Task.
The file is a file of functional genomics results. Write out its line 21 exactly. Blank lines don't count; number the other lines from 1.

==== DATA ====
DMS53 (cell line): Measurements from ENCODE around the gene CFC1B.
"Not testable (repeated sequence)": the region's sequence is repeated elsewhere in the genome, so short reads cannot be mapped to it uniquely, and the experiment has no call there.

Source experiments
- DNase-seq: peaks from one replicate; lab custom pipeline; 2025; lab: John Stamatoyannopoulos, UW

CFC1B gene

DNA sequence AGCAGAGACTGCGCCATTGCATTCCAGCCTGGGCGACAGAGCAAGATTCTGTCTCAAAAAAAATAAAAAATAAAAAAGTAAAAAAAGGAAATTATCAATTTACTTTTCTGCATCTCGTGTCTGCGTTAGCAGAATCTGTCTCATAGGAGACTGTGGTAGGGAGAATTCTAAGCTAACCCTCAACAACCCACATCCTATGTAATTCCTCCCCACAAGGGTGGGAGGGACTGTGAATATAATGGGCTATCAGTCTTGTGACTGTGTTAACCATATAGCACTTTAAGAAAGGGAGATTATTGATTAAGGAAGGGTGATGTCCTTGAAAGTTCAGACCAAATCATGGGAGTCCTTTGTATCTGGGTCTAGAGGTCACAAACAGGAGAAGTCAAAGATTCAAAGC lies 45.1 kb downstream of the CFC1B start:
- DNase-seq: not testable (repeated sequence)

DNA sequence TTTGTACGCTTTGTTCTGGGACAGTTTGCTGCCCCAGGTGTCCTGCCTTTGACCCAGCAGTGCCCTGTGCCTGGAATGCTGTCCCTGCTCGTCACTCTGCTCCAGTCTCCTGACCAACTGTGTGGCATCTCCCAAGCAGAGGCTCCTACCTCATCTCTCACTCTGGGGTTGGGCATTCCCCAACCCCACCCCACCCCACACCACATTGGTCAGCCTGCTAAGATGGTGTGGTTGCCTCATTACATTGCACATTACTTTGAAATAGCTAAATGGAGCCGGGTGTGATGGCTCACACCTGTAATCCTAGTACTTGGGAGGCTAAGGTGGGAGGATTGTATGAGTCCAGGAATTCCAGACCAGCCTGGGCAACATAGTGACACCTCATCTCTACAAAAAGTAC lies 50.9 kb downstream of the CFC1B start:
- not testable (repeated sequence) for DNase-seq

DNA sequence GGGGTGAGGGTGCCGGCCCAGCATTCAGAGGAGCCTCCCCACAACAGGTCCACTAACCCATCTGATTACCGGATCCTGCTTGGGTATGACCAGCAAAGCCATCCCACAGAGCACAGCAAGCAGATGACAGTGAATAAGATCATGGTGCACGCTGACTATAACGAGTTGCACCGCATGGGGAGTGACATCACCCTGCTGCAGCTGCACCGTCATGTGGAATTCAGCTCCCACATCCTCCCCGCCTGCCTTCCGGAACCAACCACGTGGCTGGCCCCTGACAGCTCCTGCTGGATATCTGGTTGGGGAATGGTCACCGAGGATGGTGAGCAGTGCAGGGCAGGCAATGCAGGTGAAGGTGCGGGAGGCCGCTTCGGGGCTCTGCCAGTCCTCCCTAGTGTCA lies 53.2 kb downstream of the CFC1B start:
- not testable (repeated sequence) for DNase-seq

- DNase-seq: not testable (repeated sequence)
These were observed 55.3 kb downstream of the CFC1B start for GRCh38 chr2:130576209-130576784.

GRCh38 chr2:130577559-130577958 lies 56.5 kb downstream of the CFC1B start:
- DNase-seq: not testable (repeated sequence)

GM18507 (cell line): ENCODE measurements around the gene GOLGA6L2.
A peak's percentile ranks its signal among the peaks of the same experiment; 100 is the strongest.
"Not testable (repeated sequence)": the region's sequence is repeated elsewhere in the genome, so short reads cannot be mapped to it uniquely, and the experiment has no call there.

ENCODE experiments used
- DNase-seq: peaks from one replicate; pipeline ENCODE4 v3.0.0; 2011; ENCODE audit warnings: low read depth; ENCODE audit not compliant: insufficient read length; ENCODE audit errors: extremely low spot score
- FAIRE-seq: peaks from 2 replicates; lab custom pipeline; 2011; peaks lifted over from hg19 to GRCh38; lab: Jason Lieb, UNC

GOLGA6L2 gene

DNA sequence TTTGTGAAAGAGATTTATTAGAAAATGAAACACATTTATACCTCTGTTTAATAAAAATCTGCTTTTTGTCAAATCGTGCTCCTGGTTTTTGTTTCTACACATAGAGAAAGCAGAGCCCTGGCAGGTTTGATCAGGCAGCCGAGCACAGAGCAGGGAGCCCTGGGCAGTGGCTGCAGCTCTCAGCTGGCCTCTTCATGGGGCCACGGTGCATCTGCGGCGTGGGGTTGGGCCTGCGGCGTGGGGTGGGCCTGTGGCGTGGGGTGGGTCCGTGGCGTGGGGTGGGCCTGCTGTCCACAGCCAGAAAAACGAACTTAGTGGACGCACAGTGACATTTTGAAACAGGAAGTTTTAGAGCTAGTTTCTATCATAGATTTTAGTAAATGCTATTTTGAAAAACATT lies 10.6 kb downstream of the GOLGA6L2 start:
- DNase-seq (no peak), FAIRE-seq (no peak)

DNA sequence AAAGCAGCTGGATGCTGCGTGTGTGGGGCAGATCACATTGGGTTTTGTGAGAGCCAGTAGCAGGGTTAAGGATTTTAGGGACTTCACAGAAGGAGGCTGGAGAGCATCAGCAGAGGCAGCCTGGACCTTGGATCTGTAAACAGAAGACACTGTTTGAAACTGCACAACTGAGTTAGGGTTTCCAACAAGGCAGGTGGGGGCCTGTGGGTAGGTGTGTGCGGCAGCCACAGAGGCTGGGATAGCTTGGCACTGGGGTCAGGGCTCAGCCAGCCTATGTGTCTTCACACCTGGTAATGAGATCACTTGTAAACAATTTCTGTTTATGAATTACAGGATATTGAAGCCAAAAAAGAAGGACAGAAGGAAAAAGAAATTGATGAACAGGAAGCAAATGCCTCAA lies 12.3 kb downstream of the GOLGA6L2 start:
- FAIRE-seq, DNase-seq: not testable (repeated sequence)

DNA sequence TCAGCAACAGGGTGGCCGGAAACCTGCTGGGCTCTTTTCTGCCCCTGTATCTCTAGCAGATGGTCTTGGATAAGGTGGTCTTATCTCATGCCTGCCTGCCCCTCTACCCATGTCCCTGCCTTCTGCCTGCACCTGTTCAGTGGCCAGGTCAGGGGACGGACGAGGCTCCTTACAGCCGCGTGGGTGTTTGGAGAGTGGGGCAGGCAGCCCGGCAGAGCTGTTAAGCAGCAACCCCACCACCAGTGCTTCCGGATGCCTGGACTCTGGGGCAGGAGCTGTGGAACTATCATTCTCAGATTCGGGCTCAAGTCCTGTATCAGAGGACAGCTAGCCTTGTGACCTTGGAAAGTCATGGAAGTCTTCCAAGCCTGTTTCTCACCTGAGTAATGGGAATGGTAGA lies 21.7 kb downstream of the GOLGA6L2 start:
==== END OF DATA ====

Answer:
- FAIRE-seq: peaks from 2 replicates; lab custom pipeline; 2011; peaks lifted over from hg19 to GRCh38; lab: Jason Lieb, UNC